New tax documents obtained by CREW shed light on the finances of a dark money group tied to longtime Trump associate Roger Stone, who was indicted last month on felony charges in Robert Mueller’s special counsel investigation. The group itself is reportedly facing scrutiny in the Mueller probe, but the tax documents have not been made public until now.

After missing their filing deadline by more than eight months, the 2016 tax returns for the 501(c)(4) social welfare organization, called Committee for American Sovereignty Education Fund (CASEF), were filed with the IRS in July 2018, before quickly being amended weeks later. The submission of the filings may have coincided with scrutiny of the group by Special Counsel Mueller’s investigators, and may suggest activity by Mueller’s team behind the scenes.

Both CASEF’s original and amended tax filings disclose payments to a vendor, Citroen Associates, whose owner has been subpoenaed by Mueller. Two weeks after the IRS received the original filing, CASEF filed an amendment, signed on July 27, 2018, that disclosed $158,500 in payments for legal services to a vendor, Jensen & Associates, that were not disclosed on the original filing.

Jensen & Associates is an Orange County personal injury law firm with its own ties to Stone. The firm is led by Paul Rolf Jensen, who has represented Stone in a past legal matter. During the 2016 election cycle, the firm received payments totalling more than $200,000 from three political committees with connections to Stone, including $3,338 from the Trump campaign around the time Stone served as an advisor to it. Jensen may be related to the person who prepared CASEF’s tax filings, whose name is Pamela Jensen.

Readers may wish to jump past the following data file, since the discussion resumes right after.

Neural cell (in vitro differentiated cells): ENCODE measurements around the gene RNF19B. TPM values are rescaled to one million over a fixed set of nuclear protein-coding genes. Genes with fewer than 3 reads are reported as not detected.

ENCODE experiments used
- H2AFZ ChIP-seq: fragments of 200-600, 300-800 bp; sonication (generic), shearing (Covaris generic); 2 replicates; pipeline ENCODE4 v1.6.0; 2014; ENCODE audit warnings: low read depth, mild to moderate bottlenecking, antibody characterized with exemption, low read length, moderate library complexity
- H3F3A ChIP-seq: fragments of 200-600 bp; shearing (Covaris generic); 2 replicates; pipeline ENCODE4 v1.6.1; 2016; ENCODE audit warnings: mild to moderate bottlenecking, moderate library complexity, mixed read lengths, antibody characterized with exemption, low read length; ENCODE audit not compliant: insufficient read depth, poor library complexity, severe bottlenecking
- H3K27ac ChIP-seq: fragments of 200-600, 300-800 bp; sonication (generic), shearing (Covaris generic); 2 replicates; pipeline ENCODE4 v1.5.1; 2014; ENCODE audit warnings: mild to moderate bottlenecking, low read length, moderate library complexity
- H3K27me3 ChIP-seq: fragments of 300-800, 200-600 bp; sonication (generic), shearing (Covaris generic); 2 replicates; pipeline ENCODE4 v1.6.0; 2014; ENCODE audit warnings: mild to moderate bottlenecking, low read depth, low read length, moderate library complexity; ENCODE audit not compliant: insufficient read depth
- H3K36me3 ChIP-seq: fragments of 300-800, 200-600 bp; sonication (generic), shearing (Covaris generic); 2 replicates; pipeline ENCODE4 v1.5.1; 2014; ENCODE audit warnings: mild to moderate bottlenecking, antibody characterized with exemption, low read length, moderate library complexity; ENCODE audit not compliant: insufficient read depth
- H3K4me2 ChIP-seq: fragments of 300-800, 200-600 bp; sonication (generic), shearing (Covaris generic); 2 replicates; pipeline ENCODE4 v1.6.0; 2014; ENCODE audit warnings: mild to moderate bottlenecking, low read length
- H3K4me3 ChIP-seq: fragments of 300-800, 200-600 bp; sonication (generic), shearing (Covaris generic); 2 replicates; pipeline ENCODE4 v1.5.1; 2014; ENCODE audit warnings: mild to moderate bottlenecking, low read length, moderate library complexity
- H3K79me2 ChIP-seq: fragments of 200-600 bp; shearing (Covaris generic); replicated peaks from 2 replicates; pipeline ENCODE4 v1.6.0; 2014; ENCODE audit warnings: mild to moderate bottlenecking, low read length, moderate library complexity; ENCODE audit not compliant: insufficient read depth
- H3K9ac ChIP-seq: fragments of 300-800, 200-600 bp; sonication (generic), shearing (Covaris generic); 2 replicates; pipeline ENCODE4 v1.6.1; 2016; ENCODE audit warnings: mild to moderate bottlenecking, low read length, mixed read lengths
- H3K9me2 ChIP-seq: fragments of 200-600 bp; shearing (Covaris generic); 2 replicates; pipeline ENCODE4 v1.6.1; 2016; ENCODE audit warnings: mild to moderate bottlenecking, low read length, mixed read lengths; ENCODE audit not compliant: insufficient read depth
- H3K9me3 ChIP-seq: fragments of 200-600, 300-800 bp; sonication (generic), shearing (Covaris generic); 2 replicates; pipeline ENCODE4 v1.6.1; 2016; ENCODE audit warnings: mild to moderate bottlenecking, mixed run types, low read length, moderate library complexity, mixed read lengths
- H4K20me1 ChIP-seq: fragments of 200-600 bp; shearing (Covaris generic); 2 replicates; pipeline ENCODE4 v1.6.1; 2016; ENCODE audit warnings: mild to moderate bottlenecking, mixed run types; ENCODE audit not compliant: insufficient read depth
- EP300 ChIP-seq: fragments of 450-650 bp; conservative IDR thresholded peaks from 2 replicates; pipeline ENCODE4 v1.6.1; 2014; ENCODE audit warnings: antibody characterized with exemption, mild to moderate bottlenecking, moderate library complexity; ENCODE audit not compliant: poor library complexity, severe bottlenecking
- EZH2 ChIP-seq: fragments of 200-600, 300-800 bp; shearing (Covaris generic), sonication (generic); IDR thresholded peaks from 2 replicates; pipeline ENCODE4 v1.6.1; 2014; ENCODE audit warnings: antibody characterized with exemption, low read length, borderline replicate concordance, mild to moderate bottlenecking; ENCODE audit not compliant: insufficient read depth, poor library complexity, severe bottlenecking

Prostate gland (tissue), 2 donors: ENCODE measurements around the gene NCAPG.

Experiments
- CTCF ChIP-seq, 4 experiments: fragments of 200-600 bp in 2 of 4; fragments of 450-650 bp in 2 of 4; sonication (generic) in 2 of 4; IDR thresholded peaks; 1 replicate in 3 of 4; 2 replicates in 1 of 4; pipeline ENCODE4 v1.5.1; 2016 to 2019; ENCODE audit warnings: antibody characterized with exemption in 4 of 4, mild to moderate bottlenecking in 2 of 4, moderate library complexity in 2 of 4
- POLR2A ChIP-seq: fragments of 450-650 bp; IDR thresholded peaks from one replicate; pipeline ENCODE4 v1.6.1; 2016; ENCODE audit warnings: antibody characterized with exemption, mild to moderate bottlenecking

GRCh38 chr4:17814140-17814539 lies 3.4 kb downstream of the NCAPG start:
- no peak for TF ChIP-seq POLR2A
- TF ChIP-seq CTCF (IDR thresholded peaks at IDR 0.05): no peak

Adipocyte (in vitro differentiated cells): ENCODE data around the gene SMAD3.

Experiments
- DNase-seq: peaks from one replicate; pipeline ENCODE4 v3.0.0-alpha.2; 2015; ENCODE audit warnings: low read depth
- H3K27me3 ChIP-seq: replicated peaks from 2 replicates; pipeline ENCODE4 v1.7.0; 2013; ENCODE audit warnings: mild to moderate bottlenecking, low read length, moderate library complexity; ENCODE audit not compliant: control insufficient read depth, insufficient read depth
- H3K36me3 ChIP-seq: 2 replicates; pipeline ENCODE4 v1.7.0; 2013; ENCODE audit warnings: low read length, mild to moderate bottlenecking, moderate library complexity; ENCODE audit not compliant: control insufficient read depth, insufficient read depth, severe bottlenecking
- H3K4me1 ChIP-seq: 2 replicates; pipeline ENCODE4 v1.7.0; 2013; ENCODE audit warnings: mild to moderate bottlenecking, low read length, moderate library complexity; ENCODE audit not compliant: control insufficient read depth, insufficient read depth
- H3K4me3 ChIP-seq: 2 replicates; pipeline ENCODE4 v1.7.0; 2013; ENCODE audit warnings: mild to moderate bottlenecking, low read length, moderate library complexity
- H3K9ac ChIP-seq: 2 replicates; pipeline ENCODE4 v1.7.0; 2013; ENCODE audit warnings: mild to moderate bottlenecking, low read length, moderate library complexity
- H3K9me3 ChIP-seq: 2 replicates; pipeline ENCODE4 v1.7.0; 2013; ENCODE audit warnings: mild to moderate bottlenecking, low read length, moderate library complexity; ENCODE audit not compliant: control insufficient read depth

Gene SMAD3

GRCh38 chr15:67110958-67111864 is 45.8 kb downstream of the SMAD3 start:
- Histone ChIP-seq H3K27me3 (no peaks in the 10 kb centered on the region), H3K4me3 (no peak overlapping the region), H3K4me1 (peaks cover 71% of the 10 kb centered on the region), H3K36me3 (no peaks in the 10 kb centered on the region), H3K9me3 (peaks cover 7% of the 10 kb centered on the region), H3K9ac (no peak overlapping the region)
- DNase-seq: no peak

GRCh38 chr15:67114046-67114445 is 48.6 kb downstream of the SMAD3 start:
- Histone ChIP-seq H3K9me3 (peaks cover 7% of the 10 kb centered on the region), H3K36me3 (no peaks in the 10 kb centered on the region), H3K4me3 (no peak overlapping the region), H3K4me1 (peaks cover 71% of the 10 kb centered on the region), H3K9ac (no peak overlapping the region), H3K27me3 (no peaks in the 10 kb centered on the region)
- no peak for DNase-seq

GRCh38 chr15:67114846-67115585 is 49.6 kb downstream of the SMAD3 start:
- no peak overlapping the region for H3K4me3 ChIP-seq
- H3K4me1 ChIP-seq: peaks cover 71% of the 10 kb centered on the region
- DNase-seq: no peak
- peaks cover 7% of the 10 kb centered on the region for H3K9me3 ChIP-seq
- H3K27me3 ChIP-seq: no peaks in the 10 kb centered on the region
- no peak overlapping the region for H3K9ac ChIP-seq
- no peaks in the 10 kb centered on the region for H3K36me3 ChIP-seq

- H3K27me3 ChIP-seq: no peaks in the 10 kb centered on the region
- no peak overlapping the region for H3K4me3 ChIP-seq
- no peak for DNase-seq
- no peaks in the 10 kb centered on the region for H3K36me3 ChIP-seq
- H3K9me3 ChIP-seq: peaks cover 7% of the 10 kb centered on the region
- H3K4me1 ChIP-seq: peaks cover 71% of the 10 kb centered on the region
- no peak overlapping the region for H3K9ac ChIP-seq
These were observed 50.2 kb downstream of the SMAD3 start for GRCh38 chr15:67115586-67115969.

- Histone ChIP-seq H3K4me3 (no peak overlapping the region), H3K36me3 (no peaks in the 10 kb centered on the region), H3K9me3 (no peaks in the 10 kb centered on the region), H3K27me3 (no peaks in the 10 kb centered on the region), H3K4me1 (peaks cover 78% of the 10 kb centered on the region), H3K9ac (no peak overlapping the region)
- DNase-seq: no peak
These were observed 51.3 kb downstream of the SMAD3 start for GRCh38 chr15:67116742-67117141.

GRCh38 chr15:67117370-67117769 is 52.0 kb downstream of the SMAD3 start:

The other two groups that made payments to Jensen & Associates during the 2016 cycle are the Committee to Restore America’s Greatness, which was run by Stone in 2016, and the Committee for American Sovereignty (CAS), which received funding from CASEF. Both committees are super PACs. The former group is now known to be under investigation by Mueller.

CAS may also be under investigation. In 2018, the group mysteriously amended four of its 2016 campaign finance filings filed with the FEC just a few weeks after CASEF’s IRS amendment to disclose that previously reported payments were linked to Jensen & Associates and changing the name of the treasurer to Pamela Jensen, the treasurer of CASEF. CASEF’s tax return shows the nonprofit contributed $16,500 to CAS in 2016.

In November 2018, the New York Times reported that CASEF was being investigated as part of Mueller’s inquiry into Stone. In spite of the fact that the group should have submitted a tax form showing its finances and other information to the IRS by November 2017, the Times reported that no documents on the group seemed to be available from the IRS.

That is apparently because the form wasn’t filed until July 2018, eight months late. It shows around $700,000 in receipts and spending. Despite the fact that it was submitted late, the form was signed on the day it was due, as if the group intended to submit it on time.

The recently released tax filings raise several questions. First, why was the form not submitted to the IRS when it was signed in November 2017? Second, why do political groups linked to Stone all seem to make payments to the same Orange County personal injury law firm? Third, why did this group, and the super PAC that’s related to it, omit payments to the law firm in its original filings?

There is also the issue of who precisely was funding CASEF. Social welfare organizations like CASEF can raise unlimited amounts of money from corporations and individuals without disclosing those funders’ identities, keeping the public in the dark about who is behind these groups’ spending.

Lastly, despite significant fundraising and spending, neither return names any individuals who served as officers or board members for the group during 2016.

It’s possible that Special Counsel Mueller’s inquiry will answer at least some of the questions these filings raise. The owner of CASEF’s top vendor, Citroen Associates, was subpoenaed by Mueller in the spring of last year. His testimony could show, for example, why CASEF’s tax return was not submitted for months after it was due, and why the original filing did not accurately disclose where the group’s money went.

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